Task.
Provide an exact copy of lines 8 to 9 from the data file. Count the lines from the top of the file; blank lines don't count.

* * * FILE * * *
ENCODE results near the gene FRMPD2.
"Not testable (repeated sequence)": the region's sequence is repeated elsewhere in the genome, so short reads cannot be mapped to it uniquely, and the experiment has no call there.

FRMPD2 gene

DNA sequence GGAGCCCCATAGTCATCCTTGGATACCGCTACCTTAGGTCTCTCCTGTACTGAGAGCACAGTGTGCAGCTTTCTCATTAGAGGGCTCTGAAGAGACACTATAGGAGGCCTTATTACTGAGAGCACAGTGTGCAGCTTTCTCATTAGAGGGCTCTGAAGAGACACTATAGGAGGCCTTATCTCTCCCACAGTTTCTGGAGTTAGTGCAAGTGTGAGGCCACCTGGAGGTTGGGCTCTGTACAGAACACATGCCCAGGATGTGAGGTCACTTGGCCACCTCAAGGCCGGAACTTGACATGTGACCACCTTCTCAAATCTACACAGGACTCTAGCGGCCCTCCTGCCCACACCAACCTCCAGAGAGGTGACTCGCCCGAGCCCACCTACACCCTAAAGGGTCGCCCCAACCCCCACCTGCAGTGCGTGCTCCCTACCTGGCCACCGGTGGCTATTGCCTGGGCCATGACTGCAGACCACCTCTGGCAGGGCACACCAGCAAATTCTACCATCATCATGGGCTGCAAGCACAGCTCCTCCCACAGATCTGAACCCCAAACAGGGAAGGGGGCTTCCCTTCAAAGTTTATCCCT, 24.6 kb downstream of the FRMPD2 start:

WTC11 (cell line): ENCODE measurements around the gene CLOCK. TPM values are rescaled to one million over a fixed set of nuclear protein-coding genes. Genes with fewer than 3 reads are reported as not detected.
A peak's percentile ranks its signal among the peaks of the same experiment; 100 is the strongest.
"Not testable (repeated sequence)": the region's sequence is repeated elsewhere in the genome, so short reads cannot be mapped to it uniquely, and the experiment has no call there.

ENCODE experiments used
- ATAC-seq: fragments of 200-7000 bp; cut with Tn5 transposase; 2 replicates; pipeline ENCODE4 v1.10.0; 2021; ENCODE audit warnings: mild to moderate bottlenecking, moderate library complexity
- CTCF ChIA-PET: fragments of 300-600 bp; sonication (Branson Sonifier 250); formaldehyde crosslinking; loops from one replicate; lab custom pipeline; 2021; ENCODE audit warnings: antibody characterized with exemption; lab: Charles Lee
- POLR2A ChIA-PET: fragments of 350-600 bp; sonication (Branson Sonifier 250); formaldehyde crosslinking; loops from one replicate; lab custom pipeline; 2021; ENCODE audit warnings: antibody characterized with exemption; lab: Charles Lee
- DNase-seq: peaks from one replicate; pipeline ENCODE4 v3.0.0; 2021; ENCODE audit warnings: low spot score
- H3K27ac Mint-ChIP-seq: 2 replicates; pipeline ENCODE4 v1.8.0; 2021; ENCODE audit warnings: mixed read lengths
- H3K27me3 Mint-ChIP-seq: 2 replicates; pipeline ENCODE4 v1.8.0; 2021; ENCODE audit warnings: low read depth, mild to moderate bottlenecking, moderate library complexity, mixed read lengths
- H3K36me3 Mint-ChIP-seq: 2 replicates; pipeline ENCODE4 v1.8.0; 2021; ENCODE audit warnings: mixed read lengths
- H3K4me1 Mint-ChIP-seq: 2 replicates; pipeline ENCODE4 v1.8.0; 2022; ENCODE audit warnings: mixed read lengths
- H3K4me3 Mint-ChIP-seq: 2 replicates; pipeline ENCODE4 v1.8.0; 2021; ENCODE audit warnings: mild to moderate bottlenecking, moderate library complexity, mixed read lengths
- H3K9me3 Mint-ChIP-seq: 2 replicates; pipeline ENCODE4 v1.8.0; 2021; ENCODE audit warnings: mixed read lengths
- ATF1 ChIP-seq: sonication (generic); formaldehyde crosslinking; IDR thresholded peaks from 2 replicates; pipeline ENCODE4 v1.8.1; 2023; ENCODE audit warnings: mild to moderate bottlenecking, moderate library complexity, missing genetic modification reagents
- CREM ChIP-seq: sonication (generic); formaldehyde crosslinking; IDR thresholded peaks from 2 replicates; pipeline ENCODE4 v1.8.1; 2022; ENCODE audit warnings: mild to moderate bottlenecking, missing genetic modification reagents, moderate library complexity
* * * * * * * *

ENCODE experiments used
- ATAC-seq: fragments of 200-7000 bp; cut with Tn5 transposase; 2 replicates; pipeline ENCODE4 v1.10.0; 2021; ENCODE audit warnings: mild to moderate bottlenecking, moderate library complexity